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Recycling is Not Dead, but It Needs Your Help!

America's recycling infrastructure is undergoing significant changes. While there are strong markets for some recyclable materials such as metals, cardboard, and some plastics (types 1 and 2 in particular), other markets are struggling. Please don't stop recycling! Consult the Palm Springs Disposal website for the latest information on what is and is not recyclable.  

The landscape continues to change, so be looking for more messages from the City and from Palm Springs Disposal Services so that you can stay current on our local recycling practices.

Read on for more information about our recycling programs and special events.

Single-Stream Residential Recycling 

Palm SBlue charts for single-stream recyclingprings residents should place all their recyclables in the blue, 64-gallon carts supplied by Palm Springs Disposal Services (PSDS). On your collection day, roll your cart to the street with the handle facing away from the street. Keep at least four feet from cars, light poles, mail boxes, etc. PSDS uses clean-burning, CNG-powered vehicles to pick up the recyclables and haul them to a central material recovery facility where they are sorted and shipped to be processed into new products. It is important to keep in mind that only recyclables should be placed in the carts – no garbage or trash. And, please wait until the carts are full of recyclables before putting them out at the curb on your collection day.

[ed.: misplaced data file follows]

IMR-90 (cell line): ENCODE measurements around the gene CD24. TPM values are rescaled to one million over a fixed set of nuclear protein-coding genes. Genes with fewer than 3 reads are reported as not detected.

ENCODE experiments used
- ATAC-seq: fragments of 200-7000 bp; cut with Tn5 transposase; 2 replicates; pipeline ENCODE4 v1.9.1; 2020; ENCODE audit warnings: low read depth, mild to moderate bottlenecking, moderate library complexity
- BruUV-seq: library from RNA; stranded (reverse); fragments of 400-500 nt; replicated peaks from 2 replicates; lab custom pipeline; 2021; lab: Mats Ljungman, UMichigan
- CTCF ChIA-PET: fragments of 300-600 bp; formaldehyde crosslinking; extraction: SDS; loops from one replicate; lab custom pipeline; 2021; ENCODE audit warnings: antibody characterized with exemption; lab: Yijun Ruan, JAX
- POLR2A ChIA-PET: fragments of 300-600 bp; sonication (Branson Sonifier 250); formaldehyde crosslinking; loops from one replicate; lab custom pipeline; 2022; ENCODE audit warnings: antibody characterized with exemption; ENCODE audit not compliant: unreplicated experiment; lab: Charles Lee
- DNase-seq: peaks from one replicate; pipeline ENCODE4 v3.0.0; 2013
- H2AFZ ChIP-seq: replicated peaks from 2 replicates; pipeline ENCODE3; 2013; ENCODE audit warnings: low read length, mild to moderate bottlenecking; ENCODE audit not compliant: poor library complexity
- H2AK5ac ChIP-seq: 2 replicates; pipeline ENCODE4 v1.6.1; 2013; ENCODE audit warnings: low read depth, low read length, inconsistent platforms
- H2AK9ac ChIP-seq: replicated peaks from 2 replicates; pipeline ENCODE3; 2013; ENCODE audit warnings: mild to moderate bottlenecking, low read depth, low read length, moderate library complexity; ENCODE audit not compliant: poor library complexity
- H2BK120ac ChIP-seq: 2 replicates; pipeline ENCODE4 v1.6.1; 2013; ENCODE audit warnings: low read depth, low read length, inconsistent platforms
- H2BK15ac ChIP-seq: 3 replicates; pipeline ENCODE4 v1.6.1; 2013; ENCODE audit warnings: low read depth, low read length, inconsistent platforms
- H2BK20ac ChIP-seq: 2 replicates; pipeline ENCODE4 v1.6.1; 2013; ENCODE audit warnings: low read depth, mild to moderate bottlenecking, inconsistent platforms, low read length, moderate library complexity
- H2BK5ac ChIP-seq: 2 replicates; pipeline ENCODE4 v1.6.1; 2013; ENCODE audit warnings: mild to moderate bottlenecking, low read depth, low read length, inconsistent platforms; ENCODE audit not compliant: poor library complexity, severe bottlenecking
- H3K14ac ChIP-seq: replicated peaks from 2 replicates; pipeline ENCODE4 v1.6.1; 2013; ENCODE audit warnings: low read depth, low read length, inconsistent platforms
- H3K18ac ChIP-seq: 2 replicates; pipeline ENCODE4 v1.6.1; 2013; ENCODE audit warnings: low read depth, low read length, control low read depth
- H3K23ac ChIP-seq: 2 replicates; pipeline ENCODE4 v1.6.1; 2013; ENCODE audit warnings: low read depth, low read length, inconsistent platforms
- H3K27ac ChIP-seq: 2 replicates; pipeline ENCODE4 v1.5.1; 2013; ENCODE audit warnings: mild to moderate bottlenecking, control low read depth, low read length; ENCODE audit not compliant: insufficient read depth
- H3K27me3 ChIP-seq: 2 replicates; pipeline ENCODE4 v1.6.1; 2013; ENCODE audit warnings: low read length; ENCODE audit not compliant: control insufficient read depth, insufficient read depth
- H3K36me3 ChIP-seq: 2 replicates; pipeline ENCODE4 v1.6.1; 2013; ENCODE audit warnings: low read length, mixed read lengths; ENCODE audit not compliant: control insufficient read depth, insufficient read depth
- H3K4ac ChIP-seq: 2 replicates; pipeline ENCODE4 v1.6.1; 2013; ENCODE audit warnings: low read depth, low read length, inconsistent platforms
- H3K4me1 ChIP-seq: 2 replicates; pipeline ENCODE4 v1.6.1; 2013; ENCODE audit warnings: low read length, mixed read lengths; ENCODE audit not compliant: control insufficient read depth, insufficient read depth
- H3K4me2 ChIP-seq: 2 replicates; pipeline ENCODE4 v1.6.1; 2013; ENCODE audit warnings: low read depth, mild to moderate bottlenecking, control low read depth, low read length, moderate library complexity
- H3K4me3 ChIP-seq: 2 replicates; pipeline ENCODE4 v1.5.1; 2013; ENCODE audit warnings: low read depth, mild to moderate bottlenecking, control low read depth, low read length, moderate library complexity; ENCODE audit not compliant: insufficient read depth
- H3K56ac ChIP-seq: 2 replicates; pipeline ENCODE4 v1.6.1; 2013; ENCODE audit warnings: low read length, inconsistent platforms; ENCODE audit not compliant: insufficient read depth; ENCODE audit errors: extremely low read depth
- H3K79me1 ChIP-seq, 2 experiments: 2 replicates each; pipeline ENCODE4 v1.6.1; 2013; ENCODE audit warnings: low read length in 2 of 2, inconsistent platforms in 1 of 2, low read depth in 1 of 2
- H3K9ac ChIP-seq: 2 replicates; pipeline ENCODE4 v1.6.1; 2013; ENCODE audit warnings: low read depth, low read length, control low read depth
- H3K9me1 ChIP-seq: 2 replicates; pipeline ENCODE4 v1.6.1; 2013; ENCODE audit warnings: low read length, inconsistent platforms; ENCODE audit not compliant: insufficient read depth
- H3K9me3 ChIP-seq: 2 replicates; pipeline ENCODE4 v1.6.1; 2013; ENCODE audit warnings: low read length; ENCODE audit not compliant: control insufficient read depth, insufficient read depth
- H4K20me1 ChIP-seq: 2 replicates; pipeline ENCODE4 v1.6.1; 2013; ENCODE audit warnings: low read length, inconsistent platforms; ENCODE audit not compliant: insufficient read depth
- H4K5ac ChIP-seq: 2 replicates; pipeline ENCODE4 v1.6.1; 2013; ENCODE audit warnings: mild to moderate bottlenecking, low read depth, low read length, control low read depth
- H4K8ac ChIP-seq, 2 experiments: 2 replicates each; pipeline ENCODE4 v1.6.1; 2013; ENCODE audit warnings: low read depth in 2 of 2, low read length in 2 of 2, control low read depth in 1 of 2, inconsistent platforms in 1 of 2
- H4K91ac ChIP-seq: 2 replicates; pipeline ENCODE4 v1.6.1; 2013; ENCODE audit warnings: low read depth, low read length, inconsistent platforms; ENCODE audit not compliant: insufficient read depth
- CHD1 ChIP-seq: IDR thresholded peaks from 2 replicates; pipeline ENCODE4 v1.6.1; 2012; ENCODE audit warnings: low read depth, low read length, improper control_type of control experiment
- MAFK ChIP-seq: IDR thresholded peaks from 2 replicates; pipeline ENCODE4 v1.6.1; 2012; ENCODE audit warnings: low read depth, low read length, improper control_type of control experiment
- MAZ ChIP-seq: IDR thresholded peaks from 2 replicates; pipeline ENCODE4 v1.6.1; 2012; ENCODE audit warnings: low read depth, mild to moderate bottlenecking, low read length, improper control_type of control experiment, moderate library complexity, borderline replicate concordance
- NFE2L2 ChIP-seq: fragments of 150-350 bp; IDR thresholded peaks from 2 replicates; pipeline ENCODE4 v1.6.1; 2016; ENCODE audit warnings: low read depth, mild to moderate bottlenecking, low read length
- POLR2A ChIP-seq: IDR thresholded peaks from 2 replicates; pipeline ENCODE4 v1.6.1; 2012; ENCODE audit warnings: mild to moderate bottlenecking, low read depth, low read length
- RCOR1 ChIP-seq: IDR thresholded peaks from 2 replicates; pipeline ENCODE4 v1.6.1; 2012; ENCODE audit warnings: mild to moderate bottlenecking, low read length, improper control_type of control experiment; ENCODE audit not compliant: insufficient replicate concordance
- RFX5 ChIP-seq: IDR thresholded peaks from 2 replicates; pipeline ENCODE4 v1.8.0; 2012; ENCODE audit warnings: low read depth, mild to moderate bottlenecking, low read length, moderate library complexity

Here are some highlights of what can be placed in the blue bins to be recycled:

  • Metal – steel and aluminum beverage, food and aerosol cans. Clean aluminum pie plates, dinner trays and foil.

  • Paper – newspaper, magazines, catalogs, phone books, bulk mail, office paper, computer paper, envelopes, gift wrap, cardboard, food boxes, shoe boxes, paper towel and toilet paper tubes, paper egg cartons.